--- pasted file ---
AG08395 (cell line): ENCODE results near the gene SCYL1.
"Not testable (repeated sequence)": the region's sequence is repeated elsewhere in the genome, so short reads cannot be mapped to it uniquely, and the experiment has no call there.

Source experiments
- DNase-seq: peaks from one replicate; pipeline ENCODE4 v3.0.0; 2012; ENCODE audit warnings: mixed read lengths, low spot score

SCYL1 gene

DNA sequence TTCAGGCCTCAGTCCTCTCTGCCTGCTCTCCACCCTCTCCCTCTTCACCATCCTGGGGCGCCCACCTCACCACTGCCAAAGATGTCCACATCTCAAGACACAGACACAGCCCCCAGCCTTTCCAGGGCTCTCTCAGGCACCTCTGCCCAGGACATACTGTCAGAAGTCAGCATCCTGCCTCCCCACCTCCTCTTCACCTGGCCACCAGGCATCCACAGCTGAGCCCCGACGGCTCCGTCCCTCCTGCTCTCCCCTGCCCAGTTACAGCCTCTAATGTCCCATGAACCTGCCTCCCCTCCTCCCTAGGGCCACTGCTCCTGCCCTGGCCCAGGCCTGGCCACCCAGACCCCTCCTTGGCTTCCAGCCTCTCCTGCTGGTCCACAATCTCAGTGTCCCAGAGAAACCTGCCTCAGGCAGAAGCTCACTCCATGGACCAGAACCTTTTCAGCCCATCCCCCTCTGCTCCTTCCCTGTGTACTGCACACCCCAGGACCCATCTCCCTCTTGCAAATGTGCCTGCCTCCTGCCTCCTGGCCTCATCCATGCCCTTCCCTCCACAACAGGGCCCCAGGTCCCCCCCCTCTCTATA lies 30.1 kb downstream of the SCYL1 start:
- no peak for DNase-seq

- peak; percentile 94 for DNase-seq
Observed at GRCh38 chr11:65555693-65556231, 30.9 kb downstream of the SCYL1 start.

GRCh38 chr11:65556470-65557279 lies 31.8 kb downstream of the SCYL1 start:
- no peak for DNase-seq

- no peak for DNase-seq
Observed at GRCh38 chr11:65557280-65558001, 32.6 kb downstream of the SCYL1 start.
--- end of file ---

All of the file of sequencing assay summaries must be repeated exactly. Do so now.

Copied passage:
AG08395 (cell line): ENCODE results near the gene SCYL1.
"Not testable (repeated sequence)": the region's sequence is repeated elsewhere in the genome, so short reads cannot be mapped to it uniquely, and the experiment has no call there.

Source experiments
- DNase-seq: peaks from one replicate; pipeline ENCODE4 v3.0.0; 2012; ENCODE audit warnings: mixed read lengths, low spot score

SCYL1 gene

DNA sequence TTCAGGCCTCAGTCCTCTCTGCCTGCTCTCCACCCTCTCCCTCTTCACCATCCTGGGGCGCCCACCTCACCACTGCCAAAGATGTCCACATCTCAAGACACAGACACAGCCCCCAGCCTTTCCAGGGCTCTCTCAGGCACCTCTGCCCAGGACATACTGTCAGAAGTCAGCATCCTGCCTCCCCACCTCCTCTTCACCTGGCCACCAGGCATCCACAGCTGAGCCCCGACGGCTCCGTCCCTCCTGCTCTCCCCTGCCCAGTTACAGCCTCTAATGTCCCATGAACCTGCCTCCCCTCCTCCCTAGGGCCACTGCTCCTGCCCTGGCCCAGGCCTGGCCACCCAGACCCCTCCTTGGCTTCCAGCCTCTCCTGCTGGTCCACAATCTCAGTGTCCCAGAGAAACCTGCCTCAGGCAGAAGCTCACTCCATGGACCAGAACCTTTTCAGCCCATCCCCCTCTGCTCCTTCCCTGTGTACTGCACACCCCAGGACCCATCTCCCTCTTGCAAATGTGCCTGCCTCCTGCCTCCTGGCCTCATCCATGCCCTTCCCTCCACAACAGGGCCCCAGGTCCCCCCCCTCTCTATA lies 30.1 kb downstream of the SCYL1 start:
- no peak for DNase-seq

- peak; percentile 94 for DNase-seq
Observed at GRCh38 chr11:65555693-65556231, 30.9 kb downstream of the SCYL1 start.

GRCh38 chr11:65556470-65557279 lies 31.8 kb downstream of the SCYL1 start:
- no peak for DNase-seq

- no peak for DNase-seq
Observed at GRCh38 chr11:65557280-65558001, 32.6 kb downstream of the SCYL1 start.